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Condo residents concerned about La Jolla nursing home’s ‘garbage’

Refuse around open trash containers in this alley on April 6.
(Courtesy)

“I’m blown away by what continues to go on there,” said Robyn Leary of the haphazard disposal of gloves, masks and other medical discards near La Jolla Nursing & Rehabilitation Center at 2552 Torrey Pines Road.

Leary, a resident of the La Jolla Racquet Club condo complex next to the nursing center, told the Light that she and others have complained about the situation for years and are fed up with constant littering — especially now in light of the coronavirus pandemic.

The Racquet Club and nursing center share an alley, Leary noted, “and the nuisance of overflowing garbage from the center is a big concern for me and my neighbors. There are latex and nitrile examination gloves blowing around on the ground, as well as on the hill and road opposite the center where employees often park. There are masks and gloves just being discarded on the side of the road.

“With the coronavirus outbreak, La Jolla has a lot of elderly residents at a higher risk for infections, and the discarded items put many at risk if medical waste is not being properly disposed of.”

Since 2018, she said, she has complained about the situation via various channels.

The Racquet Club’s HOA forwarded her complaint to the nursing center. “They make excuses,” Leary said of the nursing center’s response. “They say ‘We don’t use blue gloves; it must be from the ambulances.’ But the center still has a responsibility! It just goes on.”

In an e-mail to the Light, Donna Durckel of the San Diego County Land Use & Environment Group communications office stated: “Our records show the Department of Environmental Health (DEH) investigated the complaint and spoke with the facility on April 8. The La Jolla Nursing & Rehabilitation Center was very responsive and cooperative.”

Furthermore, Durckel said: “DEH has since verified that the gloves and trash in question, while technically do not meet the definition of a regulated medical waste, have been contained in a dumpster that is secured and locked as advised.”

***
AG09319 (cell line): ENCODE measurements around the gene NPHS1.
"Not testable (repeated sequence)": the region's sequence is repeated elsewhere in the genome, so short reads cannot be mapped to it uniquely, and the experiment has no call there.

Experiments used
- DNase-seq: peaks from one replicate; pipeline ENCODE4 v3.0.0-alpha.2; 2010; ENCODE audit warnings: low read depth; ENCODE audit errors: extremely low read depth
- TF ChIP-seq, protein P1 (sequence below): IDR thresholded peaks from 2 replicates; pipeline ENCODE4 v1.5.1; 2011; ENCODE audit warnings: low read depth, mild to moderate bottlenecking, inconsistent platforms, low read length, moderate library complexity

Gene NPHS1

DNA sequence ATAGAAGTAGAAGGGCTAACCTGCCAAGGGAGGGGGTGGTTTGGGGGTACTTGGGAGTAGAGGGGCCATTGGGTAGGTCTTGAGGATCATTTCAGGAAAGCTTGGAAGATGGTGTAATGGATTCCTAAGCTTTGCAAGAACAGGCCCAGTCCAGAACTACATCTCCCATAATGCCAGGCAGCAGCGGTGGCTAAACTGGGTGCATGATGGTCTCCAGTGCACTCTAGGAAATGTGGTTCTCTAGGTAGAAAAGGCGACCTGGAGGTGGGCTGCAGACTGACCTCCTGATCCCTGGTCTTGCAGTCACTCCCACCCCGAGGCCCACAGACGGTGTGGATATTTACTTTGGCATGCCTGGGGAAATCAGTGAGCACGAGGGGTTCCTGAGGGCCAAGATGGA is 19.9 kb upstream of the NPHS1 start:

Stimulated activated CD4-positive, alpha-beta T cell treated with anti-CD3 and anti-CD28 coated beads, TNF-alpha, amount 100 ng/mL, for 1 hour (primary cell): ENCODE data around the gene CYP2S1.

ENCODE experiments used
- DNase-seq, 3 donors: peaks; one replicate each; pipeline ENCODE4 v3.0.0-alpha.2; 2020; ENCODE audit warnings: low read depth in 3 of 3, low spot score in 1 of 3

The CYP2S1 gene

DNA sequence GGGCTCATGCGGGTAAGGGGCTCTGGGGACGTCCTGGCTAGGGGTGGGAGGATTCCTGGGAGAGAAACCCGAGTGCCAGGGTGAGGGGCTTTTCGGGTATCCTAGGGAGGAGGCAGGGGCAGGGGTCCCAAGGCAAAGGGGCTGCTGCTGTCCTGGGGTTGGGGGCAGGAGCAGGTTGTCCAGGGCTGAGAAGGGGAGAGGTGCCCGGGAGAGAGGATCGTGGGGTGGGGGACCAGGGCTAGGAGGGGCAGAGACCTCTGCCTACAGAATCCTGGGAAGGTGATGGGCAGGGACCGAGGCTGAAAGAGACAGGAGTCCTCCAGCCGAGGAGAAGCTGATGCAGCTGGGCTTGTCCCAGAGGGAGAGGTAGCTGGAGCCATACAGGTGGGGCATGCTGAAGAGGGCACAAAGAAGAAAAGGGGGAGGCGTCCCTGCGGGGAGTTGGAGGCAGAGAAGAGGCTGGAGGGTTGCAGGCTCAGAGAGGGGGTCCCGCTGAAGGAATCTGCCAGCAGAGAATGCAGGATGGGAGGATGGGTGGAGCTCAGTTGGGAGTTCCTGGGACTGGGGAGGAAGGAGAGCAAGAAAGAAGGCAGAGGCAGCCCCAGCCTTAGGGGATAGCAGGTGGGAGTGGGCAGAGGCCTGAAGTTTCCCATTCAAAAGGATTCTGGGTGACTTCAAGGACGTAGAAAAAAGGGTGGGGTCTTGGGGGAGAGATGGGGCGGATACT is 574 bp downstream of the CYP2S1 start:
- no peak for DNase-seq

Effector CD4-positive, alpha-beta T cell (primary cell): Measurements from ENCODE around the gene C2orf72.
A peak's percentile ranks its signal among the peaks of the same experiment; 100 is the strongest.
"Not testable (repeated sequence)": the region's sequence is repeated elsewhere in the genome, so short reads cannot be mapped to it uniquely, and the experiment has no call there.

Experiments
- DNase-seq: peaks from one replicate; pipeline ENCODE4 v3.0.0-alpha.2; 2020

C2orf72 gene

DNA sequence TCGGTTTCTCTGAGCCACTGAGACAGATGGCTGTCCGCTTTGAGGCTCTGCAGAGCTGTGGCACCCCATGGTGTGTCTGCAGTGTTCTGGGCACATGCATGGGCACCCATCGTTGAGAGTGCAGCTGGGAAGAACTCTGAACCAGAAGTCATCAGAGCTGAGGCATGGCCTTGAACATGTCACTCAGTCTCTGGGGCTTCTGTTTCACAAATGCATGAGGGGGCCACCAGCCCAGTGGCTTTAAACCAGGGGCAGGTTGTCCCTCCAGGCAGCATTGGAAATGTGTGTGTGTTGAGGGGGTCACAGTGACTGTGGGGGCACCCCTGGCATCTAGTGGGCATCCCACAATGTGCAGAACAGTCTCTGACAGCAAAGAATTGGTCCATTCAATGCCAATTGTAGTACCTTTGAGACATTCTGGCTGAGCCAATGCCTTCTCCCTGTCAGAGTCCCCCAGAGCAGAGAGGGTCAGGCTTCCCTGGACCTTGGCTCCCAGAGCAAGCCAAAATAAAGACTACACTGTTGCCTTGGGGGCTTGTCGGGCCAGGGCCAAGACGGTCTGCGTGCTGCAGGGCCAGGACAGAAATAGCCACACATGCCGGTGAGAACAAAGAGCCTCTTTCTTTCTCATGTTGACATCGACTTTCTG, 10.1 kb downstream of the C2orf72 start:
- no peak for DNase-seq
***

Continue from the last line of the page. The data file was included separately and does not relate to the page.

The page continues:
Durckel added: “According to State of California Department of Public Health, as of March 16, there are no additional regulatory handling marking storage transportation or treatment requirements for medical waste contaminated with COVID-19. Unless gloves, masks, and needle caps are contaminated with liquid blood, they are not considered medical waste.”

The Light also reached out to the La Jolla Nursing & Rehabilitation Center for comment, but no response was received by press time Tuesday.

Leary said she has “escalated this on multiple occasions to the City level, via a liaison in Council member Barbara Bry’s office.” Leary’s communications with the City offices “go from one office to another,” she said, and have now been brought to the County’s attention.

Her complaints have also included her concerns about what she says is a non-permitted propane tank next to the dumpsters.

“I do worry about the fire safety of the propane tank,” Leary said. “There are so many issues, this keeps me up at night.”

Leary said she’s not alone in her anxiety; she reports some of her Racquet Club neighbors have moved or are considering moving “because we are unable to enforce what seems to be regular safety code violation with this nursing home.”

White latex gloves line the ground on April 17 outside nursing center dumpsters.
(Courtesy)

Regarding the propane tank, Durckel stated: “DEH also assisted the facility with proper reporting of a propane tank in question. Other issues associated with the tank (location, permitting, smoking) were referred to the San Diego Fire Department and City Code Enforcement for fire code requirements follow up.”

Durckel then explained DEH staff had followed up with the complainant and shared with her the actions it was taking in response to the safety concerns.

Despite Durckel’s reassurance that DEH has seen to the matter, Leary insists the refuse she saw and photographed was on the ground or left lying about in the open on April 15 and 17 — well past the April 8 resolution Durckel reported.

“In fact,” Leary said, “the same pairs of gloves I saw April 5 were still there April 15. It seems the call from the County has done very little.”

To this, Durckel responded, “DEH investigated and provided direction, but because the items are not medical waste, the hazmat division does not have authority to require the facility to pick up the gloves and we are unable to issue a citation or have a formal action.”

— For information on proper disposal of Personal Protection Equipment — especially as it relates to COVID-19 — visit bit.ly/ppedisposal